iNetRadio says it is “…free Internet radio mobile app that gives users what they want when they want it.” And now just like that it’s offering political news and commentary covering the full spectrum of opinion.
“Users will surely find what they want, whether they’re looking for the latest news about their candidate or an interactive program where they can speak their minds,” notes Thomas Giger, who heads up political content for iNetRadio. “There’s everything from comfort content to opinions that will set the net on fire.”
A new menu system assists users in finding the type of content they want, and when they want a break from political, they can switch over to their choice of “dozens of commercial-free music channels plus the latest news, weather, sports, and virtually any online information or entertainment talk program.”
The service is available for free over numerous digital platforms.
RBR-TVBR observation: There is only one way for broadcast radio to compete with upstarts on the internet. The internet platform allows the upstarts to offer a potentially unlimited range of content. Radio cannot possibly match that ability.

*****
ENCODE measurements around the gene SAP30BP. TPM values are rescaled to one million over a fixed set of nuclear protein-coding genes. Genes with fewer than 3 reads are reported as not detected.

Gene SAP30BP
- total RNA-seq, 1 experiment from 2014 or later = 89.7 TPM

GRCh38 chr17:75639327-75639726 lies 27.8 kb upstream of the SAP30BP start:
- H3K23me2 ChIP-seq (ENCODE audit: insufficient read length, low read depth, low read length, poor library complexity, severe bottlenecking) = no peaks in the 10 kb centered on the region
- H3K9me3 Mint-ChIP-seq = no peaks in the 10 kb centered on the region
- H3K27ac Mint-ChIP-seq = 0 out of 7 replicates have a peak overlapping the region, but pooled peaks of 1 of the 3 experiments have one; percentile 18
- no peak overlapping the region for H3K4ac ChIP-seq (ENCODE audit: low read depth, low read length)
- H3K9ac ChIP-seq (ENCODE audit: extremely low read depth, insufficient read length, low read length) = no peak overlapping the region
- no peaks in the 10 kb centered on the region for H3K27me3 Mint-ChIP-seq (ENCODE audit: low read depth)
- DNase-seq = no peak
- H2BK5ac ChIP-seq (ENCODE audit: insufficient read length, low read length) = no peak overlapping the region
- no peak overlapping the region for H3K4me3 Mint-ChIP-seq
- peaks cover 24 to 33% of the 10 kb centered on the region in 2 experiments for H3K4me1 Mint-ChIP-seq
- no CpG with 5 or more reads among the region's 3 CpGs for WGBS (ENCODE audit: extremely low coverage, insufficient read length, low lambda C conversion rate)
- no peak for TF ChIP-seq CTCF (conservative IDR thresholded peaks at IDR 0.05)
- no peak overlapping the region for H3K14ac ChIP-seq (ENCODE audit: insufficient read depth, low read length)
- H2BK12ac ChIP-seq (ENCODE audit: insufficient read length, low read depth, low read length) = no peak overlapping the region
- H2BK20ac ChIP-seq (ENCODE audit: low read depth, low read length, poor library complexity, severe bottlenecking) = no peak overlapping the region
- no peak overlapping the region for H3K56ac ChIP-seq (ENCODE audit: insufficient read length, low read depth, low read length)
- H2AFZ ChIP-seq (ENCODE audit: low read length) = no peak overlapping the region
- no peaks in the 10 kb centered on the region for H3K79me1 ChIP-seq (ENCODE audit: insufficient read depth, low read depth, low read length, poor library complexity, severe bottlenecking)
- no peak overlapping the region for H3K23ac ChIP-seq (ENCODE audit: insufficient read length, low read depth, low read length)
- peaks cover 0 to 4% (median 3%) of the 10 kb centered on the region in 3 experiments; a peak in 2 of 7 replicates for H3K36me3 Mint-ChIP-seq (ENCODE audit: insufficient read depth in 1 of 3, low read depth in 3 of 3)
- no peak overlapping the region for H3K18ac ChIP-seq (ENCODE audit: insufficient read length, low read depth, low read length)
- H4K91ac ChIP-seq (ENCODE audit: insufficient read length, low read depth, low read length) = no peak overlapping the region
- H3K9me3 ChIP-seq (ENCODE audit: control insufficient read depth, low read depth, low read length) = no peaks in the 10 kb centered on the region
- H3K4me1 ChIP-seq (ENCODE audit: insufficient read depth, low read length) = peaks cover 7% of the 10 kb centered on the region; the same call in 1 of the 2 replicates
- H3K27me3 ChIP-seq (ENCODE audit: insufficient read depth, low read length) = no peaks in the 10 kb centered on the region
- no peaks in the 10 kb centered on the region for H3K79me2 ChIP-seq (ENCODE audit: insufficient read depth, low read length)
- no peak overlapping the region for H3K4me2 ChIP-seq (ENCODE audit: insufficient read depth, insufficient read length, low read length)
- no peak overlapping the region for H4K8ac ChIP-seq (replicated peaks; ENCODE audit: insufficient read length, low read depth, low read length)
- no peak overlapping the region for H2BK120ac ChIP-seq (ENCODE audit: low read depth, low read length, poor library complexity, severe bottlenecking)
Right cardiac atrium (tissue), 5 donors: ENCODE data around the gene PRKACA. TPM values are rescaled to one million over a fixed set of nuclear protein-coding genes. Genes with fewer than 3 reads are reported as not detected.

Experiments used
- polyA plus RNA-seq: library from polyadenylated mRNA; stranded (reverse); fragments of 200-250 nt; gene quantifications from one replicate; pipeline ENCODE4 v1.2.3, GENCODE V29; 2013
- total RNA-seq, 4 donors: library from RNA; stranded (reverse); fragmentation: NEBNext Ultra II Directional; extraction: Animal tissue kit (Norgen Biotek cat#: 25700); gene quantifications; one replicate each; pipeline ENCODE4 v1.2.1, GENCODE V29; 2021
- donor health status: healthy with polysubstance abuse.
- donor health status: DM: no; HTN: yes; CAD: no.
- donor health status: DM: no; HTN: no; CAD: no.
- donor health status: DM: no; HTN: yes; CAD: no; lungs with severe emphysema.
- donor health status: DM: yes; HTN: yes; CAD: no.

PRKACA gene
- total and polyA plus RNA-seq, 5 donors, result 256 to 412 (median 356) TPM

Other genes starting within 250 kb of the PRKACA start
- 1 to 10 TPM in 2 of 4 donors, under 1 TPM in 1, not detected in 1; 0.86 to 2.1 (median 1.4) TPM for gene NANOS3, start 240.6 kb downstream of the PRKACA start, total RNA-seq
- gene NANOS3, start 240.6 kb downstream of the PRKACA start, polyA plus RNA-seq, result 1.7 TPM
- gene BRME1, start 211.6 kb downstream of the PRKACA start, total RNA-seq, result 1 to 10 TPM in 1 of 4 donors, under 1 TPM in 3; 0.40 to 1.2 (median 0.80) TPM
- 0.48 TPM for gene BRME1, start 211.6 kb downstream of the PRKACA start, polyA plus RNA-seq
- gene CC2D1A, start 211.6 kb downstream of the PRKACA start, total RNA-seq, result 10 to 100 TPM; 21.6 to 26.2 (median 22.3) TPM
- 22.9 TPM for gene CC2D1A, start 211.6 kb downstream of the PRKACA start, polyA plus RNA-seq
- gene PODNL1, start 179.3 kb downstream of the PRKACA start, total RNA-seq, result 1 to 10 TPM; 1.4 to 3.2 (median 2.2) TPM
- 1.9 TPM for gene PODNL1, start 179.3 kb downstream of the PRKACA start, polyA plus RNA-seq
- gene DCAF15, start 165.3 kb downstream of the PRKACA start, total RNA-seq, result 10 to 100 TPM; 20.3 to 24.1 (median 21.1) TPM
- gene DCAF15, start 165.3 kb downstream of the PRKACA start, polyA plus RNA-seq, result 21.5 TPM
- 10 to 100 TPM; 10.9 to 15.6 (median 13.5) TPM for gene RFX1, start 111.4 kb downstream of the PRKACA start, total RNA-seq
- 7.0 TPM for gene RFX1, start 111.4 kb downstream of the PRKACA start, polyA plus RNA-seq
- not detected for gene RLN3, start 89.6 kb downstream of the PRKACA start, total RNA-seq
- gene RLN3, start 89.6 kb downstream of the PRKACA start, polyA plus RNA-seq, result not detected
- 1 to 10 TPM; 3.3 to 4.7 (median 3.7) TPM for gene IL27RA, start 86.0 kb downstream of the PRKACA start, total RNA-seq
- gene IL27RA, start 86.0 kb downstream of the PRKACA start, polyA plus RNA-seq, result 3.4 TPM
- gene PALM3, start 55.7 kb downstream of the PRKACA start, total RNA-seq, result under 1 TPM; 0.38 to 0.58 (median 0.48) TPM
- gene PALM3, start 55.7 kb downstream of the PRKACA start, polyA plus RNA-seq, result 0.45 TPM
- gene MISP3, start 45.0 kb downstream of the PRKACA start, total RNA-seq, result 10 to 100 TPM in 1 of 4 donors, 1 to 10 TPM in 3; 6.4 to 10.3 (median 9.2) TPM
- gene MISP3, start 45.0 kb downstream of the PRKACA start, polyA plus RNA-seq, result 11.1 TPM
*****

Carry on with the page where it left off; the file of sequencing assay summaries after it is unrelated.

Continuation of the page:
However, radio does not have to break through the global clutter that characterizes competition on the internet, and it has an ability to super serve its community, which is pretty much impossible for the average internet provider.
We keep saying it, but we don’t see any alternative for the future of broadcast radio other than continuing to own the local market. That is the lone and literally towering advantage that broadcast has over internet and mobile services.
Meanwhile, there is nothing to stop radio stations from competing on the internet and mobile space in addition to serving a community, and the local platform is a great way to market and monetize your internet presence.
So do both, but build it on a firm local foundation. End of sermon.